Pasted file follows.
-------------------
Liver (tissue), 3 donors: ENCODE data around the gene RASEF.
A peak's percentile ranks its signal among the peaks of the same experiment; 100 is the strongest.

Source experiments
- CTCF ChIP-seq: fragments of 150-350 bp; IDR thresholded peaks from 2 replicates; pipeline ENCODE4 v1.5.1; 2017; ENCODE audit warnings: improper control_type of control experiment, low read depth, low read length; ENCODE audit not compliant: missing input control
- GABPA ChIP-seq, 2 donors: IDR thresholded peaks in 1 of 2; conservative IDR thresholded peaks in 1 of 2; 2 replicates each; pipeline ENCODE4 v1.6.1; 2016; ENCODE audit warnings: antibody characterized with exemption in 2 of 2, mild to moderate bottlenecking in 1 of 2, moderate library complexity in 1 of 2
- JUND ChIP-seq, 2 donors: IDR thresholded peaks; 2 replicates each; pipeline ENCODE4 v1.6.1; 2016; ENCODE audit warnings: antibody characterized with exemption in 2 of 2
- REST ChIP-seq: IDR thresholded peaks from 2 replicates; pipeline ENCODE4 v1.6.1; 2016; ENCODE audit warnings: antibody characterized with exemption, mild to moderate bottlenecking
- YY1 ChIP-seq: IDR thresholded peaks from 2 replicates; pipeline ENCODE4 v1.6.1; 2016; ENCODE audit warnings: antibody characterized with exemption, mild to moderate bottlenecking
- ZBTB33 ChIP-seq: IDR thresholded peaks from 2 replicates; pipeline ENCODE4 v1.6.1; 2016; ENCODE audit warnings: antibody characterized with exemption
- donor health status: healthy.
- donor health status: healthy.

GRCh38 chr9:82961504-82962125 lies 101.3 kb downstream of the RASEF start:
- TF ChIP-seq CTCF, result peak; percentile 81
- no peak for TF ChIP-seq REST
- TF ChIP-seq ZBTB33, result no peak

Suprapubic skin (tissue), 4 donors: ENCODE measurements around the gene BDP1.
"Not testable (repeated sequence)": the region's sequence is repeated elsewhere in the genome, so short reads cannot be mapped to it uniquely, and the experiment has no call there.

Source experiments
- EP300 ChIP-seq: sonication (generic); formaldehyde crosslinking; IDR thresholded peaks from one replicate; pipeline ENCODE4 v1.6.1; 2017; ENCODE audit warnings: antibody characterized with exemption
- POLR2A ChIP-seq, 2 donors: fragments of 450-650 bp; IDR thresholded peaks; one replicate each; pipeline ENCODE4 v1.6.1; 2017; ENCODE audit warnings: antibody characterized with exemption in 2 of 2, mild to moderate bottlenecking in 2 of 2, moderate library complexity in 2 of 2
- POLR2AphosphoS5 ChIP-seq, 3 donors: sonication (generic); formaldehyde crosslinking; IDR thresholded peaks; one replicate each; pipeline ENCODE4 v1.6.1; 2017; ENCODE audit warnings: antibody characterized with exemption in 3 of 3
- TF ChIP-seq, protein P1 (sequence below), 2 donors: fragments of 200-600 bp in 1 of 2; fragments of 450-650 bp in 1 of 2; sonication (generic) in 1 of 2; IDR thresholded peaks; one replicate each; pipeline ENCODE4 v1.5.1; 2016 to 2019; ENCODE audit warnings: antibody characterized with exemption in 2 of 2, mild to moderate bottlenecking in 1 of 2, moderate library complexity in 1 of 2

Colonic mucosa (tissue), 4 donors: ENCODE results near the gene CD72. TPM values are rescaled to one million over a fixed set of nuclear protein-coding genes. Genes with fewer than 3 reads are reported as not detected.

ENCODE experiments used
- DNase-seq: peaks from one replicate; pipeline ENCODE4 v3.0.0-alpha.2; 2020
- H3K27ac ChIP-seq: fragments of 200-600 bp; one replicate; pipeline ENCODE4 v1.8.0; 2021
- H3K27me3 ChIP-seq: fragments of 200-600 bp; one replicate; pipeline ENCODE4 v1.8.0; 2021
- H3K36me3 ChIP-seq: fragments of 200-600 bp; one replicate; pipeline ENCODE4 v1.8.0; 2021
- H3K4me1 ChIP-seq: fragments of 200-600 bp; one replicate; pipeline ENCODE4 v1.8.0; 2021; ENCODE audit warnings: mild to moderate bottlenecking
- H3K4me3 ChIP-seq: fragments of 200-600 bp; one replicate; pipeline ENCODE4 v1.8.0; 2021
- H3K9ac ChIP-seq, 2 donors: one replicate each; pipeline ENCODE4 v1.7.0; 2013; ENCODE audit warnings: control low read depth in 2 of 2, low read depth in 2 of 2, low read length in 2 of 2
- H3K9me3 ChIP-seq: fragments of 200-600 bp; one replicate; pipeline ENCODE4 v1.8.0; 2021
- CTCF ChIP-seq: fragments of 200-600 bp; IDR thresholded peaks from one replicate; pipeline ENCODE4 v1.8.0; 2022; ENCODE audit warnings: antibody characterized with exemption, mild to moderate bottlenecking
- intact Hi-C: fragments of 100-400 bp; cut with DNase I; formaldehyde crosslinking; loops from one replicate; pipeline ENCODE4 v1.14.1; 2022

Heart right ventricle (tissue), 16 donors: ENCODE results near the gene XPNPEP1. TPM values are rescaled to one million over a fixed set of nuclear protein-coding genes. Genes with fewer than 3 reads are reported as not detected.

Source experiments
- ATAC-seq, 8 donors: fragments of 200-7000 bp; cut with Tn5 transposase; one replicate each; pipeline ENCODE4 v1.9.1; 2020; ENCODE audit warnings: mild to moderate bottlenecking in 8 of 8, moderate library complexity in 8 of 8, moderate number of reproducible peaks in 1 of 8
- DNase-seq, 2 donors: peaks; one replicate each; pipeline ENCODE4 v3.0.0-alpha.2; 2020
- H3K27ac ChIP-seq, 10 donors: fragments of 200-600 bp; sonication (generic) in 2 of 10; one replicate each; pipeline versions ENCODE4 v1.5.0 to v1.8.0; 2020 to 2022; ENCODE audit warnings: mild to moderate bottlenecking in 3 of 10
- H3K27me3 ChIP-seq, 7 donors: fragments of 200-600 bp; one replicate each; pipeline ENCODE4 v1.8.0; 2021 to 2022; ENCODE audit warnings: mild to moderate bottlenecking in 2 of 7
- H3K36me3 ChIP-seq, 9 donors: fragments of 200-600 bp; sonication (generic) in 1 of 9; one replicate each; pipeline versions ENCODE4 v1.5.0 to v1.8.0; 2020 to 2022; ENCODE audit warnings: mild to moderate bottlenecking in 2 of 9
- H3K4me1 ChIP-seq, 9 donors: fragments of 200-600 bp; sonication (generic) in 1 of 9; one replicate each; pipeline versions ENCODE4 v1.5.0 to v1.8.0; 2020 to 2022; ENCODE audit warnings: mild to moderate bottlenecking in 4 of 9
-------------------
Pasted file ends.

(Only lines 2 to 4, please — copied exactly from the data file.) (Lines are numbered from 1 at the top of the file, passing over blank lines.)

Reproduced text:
A peak's percentile ranks its signal among the peaks of the same experiment; 100 is the strongest.

Source experiments
- CTCF ChIP-seq: fragments of 150-350 bp; IDR thresholded peaks from 2 replicates; pipeline ENCODE4 v1.5.1; 2017; ENCODE audit warnings: improper control_type of control experiment, low read depth, low read length; ENCODE audit not compliant: missing input control